Bolivia: Pursuing Sustainable Lithium Mining
By Isabel Vander Molen
Between 2015 and 2017 alone, demand for the mineral lithium increased 10 percent each year and prices for lithium nearly tripled, with global usage reaching 40,000 tons in 2017. This demand shows no signs of slowing, with Goldman Sachs predicting that for every one percent of electric vehicles that replace gasoline vehicles, lithium consumption will rise by 70,000 tons a year.
Over 50 percent of the worlds identified lithium reserves are in three South American countries, Chile, Argentina, and Bolivia. Of these, Bolivia has the most amount of lithium reserves in the world. However, its lithium production has not reached commercial viability. Lithium to Bolivia is regarded as a great asset for the country to become more globally competitive and bolster its economy. Unfortunately, capacity and financial restraints impede any significant development of lithium mines or processing centers.
For example, former Bolivian president Evo Morales’ lithium goal was to provide jobs for indigenous and rural Bolivians through lithium mining projects. However, initial lithium mining programs failed. Indigenous and rural people who would be laborers for lithium production projects near their land and communities face skill gaps that make it difficult to provide them lithium mining jobs. Additionally, some communities opposed lithium plant creation due to environmental concerns.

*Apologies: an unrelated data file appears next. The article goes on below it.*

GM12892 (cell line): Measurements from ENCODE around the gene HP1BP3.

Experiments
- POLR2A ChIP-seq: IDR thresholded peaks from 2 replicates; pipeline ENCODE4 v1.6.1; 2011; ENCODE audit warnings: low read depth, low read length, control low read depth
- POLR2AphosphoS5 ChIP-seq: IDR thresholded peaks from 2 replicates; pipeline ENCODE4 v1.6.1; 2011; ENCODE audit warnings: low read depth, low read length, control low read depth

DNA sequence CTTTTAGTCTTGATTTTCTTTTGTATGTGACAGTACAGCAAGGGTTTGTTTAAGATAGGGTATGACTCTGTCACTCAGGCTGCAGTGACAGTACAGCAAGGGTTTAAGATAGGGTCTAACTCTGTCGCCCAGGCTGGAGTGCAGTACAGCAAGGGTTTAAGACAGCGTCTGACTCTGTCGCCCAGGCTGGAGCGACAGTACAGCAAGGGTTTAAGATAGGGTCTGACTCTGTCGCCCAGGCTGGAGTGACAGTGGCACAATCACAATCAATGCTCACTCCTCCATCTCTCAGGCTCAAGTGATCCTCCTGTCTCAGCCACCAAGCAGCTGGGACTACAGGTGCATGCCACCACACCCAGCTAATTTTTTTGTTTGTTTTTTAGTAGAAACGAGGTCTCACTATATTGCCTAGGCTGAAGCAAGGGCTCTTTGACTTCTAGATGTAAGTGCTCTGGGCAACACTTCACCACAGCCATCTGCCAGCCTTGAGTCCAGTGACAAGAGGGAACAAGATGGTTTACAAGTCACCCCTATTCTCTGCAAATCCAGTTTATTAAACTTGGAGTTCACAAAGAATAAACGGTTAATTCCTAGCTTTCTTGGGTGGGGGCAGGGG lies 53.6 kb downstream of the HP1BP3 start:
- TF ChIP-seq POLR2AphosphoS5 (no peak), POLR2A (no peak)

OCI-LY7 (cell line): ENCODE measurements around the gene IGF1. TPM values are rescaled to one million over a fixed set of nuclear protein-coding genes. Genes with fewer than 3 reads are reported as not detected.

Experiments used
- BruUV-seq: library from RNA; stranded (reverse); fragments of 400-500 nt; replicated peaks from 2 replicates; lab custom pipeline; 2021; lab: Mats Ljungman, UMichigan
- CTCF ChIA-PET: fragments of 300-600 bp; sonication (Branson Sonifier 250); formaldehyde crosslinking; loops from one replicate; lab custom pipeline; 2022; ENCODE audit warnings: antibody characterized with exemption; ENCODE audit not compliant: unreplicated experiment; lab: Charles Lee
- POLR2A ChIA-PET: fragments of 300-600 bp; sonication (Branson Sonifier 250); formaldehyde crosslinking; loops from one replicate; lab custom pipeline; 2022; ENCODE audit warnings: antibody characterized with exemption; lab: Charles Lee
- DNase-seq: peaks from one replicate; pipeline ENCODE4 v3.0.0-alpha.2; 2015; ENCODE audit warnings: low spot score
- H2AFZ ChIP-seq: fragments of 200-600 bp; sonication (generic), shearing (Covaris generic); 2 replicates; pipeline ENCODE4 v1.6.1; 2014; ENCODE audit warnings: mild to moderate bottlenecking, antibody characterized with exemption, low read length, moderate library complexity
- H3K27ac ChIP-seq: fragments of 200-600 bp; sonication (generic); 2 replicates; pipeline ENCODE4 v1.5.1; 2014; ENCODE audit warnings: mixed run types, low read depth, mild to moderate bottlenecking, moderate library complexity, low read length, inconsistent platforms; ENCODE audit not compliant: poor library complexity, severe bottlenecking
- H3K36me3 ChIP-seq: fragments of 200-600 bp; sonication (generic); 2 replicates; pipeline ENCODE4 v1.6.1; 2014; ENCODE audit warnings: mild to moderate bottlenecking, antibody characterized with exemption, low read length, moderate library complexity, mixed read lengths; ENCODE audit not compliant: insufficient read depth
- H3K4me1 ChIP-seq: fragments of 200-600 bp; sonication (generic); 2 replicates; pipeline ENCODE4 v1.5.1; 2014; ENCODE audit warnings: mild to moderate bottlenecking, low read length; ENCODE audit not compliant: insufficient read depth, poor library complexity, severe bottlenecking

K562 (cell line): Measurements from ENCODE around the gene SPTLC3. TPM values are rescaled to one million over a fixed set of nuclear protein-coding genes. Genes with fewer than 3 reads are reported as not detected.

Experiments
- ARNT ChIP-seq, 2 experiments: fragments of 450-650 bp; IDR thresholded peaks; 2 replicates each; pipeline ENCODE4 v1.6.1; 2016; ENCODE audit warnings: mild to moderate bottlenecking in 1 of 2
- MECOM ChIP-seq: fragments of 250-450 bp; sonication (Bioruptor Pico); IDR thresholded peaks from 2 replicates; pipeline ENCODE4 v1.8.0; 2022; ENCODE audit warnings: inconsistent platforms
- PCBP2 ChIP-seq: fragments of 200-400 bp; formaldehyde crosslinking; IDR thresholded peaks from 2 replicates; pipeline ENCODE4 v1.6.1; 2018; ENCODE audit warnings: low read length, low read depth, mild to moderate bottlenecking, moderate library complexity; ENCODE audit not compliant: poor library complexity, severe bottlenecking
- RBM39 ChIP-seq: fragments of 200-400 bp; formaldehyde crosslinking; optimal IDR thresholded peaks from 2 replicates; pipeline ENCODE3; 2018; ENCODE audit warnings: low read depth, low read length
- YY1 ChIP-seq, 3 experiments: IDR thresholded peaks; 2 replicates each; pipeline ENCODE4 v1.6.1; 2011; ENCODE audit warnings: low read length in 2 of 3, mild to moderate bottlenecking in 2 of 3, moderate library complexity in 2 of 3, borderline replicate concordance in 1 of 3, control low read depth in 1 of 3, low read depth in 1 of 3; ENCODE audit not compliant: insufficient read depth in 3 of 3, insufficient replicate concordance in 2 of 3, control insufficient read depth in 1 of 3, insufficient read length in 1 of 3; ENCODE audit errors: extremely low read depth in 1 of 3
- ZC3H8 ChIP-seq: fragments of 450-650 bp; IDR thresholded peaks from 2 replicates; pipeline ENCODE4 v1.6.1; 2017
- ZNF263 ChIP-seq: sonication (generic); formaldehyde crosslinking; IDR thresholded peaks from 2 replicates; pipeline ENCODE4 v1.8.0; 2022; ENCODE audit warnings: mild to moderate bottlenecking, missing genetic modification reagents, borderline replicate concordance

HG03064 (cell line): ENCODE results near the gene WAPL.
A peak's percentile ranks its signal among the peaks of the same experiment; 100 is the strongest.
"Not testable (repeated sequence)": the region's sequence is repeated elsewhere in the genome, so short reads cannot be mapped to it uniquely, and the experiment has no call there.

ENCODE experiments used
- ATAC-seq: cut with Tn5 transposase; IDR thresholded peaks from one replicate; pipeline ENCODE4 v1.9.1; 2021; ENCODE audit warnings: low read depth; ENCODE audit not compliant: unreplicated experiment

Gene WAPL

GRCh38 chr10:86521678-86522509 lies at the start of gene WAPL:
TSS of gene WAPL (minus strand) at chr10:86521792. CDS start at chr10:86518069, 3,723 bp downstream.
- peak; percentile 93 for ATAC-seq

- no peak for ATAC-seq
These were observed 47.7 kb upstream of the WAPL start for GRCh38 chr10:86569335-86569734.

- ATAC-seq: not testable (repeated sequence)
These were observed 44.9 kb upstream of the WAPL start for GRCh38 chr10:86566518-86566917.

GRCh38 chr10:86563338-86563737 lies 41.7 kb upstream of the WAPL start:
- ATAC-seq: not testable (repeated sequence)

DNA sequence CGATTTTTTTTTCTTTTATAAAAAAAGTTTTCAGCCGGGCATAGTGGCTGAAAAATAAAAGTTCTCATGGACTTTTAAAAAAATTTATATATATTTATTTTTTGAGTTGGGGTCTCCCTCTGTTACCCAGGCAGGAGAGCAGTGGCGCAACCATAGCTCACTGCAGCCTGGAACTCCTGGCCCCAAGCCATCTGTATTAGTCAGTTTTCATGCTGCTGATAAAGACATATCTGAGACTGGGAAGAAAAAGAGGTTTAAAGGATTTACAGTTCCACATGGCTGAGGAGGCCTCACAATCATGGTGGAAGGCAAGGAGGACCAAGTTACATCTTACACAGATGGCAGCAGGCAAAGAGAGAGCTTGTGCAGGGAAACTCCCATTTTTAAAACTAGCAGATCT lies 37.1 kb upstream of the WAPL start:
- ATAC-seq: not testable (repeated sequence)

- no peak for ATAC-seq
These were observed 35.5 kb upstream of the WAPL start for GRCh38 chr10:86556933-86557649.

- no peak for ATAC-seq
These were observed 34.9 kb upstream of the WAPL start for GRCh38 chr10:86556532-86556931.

In the past, lithium deals fizzled out with Chinese and German prospective development partners. Currently, Bolivia does not have a dependable or consistent partner to help navigate and develop the programs and infrastructure needed to extract lithium at commercial levels.
The Perils of Lithium Mining
Lithium deposits – especially those in Bolivia, Argentina, and Chile – are located in some of the driest places on earth, making them especially vulnerable to the effects of climate change. Bolivia in particular faces high levels of food insecurity and malnutrition. In the last 6 years Bolivia suffered from multiple droughts and floods. These trends are concerning when mining and processing lithium can further jeopardize food security through its excessive carbon emissions, water, and land use methods.